MELISSA BLOCK, host:
From NPR News, this is ALL THINGS CONSIDERED. I'm Melissa Block.
MICHELE NORRIS, host:
And I'm Michele Norris.
Midterm elections are still a year away, but national attention has already begun to focus on a Senate race in Florida. The state's Republican governor, Charlie Crist, is hoping to move from Tallahassee to Washington. His first challenge, of course, is to win his party's nomination. Former State House Speaker Marco Rubio is a conservative Republican, and he's been gaining on Crist. Now, the Crist campaign has begun to fight back, as NPR's Greg Allen reports.
GREG ALLEN: It's a weeknight evening at a Republican Party meeting in Fort Lauderdale and Charlie Crist is doing something he does well: meeting voters.
CARL: Governor, how are you tonight?
Governor Charlie Crist (Republican, Florida): Carl, how are you? My favorite guy.
CARL: We're recording that because it's very important.
Gov. CRIST: Keep it going. It's going great.
ALLEN: He works the room of some 300 people, stopping to shake hands with, it seems, nearly everyone. The ever-sunny and suntanned governor is upbeat, but as he conceded recently, it's been a rough patch.
Much of it has to do with his support for President Obama's stimulus package. In February, Crist welcomed Mr. Obama to a stimulus rally in Fort Myers with an onstage hug, an image the campaign of Republican challenger Marco Rubio has used relentlessly.
Afterwards, Crist tried to distance himself from the stimulus, saying at one point that he didn't endorse it. That brought howls of protest from conservative opponents and a pants-on-fire rating from the St. Petersburg Times. So now, Crist seems mostly content to just defend his record.
Gov. CRIST: Oh, I think what's clear is I support it. And I think it was important to do so, and I think it was the right thing for Florida.
ALLEN: But that hasn't mollified some conservatives in Florida, activists like Javier Manjarres. Manjarres has been pushing Broward County's Republican committee to conduct a straw poll on the Senate race. More than a dozen such polls had been held in recent months in Florida counties, and Marco Rubio has won them all. Manjarres says it shows which candidate has the support of party activists.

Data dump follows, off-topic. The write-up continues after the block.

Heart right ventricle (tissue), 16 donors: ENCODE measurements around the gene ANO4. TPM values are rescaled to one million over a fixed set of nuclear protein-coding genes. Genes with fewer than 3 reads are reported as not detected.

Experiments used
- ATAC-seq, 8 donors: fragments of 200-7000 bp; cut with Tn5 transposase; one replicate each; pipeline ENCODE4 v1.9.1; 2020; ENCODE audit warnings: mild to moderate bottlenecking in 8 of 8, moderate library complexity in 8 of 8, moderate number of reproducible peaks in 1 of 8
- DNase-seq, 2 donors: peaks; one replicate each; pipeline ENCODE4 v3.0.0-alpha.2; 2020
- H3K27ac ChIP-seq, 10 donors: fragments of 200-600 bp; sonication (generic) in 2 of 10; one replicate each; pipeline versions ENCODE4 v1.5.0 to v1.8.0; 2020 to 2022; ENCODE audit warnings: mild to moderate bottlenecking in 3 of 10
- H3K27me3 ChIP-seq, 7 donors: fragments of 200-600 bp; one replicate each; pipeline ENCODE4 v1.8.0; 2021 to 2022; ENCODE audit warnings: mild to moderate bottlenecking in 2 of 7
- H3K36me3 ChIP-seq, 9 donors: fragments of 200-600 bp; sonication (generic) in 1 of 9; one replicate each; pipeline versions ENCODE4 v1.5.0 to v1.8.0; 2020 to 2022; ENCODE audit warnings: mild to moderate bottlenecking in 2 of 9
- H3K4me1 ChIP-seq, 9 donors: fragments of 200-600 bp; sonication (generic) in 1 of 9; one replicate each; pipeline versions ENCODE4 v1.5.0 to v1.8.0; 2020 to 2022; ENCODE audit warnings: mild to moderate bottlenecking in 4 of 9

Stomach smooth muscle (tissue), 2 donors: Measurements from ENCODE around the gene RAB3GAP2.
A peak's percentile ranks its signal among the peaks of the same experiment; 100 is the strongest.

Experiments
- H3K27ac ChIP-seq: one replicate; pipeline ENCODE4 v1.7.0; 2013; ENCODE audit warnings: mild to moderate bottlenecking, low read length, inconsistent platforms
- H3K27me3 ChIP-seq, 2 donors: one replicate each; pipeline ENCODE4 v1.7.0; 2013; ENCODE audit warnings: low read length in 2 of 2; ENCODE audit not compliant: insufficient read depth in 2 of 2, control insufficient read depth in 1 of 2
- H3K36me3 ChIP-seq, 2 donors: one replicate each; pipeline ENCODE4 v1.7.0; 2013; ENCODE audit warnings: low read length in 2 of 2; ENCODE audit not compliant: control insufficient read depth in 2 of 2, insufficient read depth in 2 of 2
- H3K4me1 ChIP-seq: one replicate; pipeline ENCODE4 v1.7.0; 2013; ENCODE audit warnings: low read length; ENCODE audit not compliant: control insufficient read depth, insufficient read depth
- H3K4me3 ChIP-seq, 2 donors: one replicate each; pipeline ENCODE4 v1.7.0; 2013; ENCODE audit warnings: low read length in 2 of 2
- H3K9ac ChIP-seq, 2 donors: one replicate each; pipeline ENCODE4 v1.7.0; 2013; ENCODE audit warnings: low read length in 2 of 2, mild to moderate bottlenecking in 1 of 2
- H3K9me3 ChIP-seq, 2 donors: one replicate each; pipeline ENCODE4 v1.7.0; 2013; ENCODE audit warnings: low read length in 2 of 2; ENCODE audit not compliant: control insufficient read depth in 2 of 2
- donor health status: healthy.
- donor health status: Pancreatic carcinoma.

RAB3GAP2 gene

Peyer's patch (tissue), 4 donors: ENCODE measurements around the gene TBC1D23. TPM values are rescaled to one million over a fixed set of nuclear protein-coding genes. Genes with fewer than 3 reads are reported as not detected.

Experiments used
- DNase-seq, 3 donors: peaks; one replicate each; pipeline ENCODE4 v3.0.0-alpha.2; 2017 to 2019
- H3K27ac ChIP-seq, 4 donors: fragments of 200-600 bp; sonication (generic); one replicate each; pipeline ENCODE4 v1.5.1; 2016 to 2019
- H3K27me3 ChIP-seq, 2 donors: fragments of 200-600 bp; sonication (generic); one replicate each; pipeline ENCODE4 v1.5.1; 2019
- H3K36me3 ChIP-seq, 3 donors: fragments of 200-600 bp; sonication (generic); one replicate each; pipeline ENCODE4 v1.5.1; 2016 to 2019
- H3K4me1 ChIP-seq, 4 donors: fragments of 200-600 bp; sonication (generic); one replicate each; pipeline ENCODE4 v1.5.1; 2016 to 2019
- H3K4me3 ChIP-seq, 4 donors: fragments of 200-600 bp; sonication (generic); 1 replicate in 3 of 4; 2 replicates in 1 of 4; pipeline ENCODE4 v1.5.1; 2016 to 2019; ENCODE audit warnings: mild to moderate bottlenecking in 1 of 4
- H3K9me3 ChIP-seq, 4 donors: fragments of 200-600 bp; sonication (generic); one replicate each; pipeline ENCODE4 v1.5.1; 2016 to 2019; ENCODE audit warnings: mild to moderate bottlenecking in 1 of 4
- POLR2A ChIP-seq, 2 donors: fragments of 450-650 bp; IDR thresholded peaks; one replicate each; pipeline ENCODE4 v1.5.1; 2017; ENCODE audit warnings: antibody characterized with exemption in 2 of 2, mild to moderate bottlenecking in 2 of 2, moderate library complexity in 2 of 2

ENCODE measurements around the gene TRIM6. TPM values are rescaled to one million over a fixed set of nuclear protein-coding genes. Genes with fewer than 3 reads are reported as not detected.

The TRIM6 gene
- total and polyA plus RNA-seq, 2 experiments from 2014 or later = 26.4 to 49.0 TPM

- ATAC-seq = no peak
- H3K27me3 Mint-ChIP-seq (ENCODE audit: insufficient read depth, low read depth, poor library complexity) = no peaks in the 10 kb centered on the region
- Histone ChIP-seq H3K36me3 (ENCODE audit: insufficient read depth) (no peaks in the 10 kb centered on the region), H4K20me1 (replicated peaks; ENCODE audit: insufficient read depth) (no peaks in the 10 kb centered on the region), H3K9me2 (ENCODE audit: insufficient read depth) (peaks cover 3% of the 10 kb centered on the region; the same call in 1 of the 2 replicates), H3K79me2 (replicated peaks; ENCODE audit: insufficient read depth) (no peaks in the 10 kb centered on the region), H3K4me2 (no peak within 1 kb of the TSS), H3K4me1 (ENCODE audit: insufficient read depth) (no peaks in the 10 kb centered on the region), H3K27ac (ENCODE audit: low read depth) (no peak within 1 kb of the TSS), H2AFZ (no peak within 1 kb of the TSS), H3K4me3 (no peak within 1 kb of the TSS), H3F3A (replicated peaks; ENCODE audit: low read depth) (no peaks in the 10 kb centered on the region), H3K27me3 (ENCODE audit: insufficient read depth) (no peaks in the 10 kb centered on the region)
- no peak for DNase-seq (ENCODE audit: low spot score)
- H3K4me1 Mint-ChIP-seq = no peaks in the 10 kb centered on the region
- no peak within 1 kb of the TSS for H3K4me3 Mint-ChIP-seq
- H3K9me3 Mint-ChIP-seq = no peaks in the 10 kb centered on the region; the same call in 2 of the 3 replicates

Mr. JAVIER MANJARRES (Activist): They're the ones that go out and volunteer, that conduct the walks, that make the phone calls, that energize other people to do the same. They're going to promote Marco. They're not going to promote Governor Crist.
ALLEN: Rubio has also been picking up support nationally with a recent endorsement by the influential conservative group Club for Growth.
Meanwhile, Crist has seen his approval ratings drop, and Rubio has surged to within 10 points of the governor in one recent poll. All of which has galvanized Crist, who's reappeared on the hustings.
Gov. CRIST: I'm running for the Senate because I think that Washington, D.C. needs a dose of Florida common sense.
(Soundbite of applause)
Gov. CRIST: They are missing the boat.
ALLEN: Speaking this week in Fort Lauderdale, Crist made no mention of the stimulus, substituting lots of criticism for the Obama administration's spending and the health care overhaul.
Gov. CRIST: I'm not just a guy who's running for office and promising you stuff, I'm a guy who's actually done it. You can look at our record and understand what we'll do if you send us to Washington because I don't change my stripes from day to day.
ALLEN: Up to now, Crist's Senate campaign has mostly focused on fundraising. That's something else he does well with more than $6 million in the bank; a four-to-one advantage over Rubio. Now the campaign itself is ramping up as staff and supporters criticize Rubio and his record, questioning his credentials on gun rights, immigration and government spending.
Republican political consultant Jaime Miller believes that Rubio has yet to confront the challenges of turning a popular grassroots movement into a winning campaign. And he should know - Miller managed another Republican Senate campaign a few years ago, that of former congresswoman and popular conservative Katherine Harris. And Miller is not sure Rubio can close the gap with Crist in name recognition and fundraising.
Mr. JAIME MILLER (Republican Political Consultant): Marco Rubio really has been out there for about five or six months throwing hand grenades at Governor Crist, and Governor Crist does not responded. I figure you're going to see a much more aggressive campaign from Charlie Crist over the next 10 months. In that type of headwind, I think it'll be really tough for Marco Rubio to make up the remaining ground.
ALLEN: Rubio supporters are hoping to tap into the tide of conservative unrest around the country, bringing its energy, endorsements and money to bear in Florida. Charlie Crist is betting his connection to his voters in his state will prove strong enough to pull him through.
Greg Allen, NPR News, Miami.